Now John writes about Jesus. And what this closest friend says will be of intensest interest to all lovers of Jesus. But it is of even intenser interest to note keenly when John writes. He waits until the end. He gets the longest range on Jesus that his lengthening years will permit. Distance is essential to perspective. You must get far away from a big thing to see it. The bigger the thing to be seen, the longer the distance needed for good perspective. John shows his early appreciation of the size of Jesus by waiting so long. When all his mental faculties are most matured, when any heat of mere youthful attachment has cooled off, when the eye of the spirit is clearest and keenest, when the facts through long sifting have fallen into right place and relation in the whole circle of truth, then the old man settles to his loving task.
He had been looking long. His perspective has steadily lengthened with the looking years. The object has been getting bigger and bigger to his eyes. He is getting off as far as possible within his earthly span. At last he feels that he has approximately gotten the range. And with the deep glow of his heart gleaming up out of his eyes, he picks up a freshly-sharpened quill to tell folk about Jesus.
As he starts in he takes a fresh, long, earnest look. And so he writes, like a portrait artist working, with his eyes ever gazing at the vision of that glorified Face. He seems to say to himself, “How shall I—how can I ever begin to tell them—about Him!” Then with a master’s skill he sets out to find the simplest words he can find, put together in the simplest sentences he can make, so simple folk everywhere may read and get something of a glimpse of this Jesus, whose glory is filling his eyes and flooding his face and spilling out all over the pages as he writes.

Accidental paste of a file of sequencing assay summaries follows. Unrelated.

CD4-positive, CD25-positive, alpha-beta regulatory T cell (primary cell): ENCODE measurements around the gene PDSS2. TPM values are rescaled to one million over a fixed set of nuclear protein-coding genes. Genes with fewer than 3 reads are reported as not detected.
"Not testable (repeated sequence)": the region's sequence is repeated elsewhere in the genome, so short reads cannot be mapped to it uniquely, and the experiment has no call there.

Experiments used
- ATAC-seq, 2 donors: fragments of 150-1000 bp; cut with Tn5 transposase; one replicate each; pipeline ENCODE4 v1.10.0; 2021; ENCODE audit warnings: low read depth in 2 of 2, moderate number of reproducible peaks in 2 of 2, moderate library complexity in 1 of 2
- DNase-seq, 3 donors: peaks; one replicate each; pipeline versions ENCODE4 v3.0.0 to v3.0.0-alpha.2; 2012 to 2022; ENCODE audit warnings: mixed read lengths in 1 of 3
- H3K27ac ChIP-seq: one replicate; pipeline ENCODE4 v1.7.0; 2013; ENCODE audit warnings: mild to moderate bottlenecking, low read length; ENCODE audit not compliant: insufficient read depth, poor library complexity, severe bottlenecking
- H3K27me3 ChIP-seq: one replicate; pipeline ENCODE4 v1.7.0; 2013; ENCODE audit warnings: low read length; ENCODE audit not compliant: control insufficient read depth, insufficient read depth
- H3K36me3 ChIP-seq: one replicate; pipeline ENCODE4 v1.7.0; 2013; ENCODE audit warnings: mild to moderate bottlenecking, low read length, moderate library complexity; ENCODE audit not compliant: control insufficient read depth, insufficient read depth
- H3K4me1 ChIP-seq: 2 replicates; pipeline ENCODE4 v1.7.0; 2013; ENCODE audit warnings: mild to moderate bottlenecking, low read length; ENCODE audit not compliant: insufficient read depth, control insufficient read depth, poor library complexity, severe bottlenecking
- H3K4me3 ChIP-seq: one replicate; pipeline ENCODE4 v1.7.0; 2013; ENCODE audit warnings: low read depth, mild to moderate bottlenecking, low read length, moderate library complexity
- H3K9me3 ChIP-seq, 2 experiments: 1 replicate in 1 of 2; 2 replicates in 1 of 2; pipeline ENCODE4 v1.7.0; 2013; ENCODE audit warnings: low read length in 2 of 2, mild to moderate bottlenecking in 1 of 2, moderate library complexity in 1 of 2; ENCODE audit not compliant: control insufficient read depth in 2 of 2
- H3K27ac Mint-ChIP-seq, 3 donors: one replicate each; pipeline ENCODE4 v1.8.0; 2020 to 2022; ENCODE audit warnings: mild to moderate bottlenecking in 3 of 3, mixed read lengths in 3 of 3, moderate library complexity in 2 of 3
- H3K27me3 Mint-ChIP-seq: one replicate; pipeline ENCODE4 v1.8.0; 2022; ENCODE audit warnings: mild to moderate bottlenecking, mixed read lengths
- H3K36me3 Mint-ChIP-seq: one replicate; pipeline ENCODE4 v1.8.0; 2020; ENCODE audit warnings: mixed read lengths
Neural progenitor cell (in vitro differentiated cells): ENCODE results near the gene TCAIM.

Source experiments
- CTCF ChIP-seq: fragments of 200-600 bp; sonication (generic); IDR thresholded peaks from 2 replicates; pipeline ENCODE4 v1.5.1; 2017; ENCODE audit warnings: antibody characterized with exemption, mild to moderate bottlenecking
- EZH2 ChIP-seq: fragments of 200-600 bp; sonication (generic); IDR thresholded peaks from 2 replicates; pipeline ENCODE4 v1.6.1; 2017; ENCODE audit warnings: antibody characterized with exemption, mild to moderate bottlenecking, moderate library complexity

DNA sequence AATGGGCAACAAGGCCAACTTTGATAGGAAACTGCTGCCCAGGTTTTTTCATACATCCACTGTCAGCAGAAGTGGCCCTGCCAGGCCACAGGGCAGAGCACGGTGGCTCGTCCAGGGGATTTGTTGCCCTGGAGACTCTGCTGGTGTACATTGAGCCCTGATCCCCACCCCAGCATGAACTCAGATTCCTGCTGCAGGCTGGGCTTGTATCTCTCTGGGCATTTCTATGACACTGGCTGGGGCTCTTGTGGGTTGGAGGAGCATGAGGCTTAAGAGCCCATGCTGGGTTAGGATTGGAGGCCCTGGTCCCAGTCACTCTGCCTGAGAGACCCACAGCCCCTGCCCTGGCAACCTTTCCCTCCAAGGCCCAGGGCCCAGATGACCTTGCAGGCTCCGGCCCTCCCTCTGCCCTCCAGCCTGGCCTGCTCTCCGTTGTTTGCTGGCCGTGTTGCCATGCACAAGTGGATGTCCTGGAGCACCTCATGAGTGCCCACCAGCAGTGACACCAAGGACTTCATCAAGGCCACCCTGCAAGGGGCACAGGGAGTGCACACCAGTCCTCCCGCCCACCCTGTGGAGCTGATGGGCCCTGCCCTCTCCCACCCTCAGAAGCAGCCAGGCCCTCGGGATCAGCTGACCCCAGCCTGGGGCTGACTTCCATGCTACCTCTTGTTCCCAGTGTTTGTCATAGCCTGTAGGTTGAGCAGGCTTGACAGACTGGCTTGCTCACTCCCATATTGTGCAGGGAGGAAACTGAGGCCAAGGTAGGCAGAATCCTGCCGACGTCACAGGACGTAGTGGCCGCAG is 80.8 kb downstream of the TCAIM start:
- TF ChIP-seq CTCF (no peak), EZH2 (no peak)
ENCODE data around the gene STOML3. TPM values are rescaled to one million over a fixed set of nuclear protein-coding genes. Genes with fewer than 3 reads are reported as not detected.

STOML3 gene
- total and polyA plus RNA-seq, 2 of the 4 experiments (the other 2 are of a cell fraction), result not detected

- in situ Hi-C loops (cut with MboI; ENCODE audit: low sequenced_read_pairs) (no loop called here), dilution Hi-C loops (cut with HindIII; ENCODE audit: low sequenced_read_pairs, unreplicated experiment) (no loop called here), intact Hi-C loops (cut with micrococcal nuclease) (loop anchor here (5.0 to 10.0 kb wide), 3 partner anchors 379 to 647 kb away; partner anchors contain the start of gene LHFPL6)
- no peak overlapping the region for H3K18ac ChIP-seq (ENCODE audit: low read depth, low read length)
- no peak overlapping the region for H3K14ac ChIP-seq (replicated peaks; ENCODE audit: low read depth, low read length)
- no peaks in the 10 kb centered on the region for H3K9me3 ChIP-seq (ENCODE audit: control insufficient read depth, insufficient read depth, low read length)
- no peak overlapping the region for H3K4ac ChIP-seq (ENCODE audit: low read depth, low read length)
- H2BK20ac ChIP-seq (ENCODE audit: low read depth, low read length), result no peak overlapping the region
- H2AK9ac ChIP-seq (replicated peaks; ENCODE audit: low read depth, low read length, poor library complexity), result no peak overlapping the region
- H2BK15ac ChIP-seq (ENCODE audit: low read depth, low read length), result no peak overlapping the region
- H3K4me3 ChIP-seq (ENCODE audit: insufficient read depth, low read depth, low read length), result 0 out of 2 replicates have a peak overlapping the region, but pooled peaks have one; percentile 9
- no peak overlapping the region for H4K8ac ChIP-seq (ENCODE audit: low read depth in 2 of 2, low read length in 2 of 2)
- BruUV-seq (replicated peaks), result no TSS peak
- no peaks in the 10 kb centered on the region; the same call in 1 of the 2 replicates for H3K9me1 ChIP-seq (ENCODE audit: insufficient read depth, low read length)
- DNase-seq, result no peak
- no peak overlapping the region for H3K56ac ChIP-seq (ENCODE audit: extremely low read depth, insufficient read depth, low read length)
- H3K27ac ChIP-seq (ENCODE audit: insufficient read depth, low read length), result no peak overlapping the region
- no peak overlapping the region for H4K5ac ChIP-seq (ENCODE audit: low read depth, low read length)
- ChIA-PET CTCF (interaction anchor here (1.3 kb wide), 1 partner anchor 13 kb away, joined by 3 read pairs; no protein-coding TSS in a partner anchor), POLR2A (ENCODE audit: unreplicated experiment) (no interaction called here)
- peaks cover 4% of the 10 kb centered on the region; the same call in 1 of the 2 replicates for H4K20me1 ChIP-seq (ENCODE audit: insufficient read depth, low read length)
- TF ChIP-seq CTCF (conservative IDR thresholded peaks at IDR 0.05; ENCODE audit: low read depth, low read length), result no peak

He is seeing back so far that he is getting beyond human reach. So he fastens his line into the farthest of the far-reaches of human knowledge, the creation, and then flings the line a bit farther back yet. He must use a human word, if human folk are to understand. So he says “beginning.” “In the beginning,” the beginningless beginning, away back of the Genesis beginning, the earliest known to man.
Then he recalls the tremendous fact that when, in the later beginning man knew about, the worlds came into existence, it was by a word being spoken, a creative, outspoken word. The power that created things revealed itself in a few simple words. Then he searches into the depths of language for the richest word he knew to express thought outspoken. And taking that word he uses it as a name for this One of whom he is trying to tell. The scholars seem unable to sound the depths of the word that John in his own language uses. It means this, and beyond that, it means this, deeper yet, and then this. And then all of these together, and more. That is John’s word. “In the beginning was the Word.”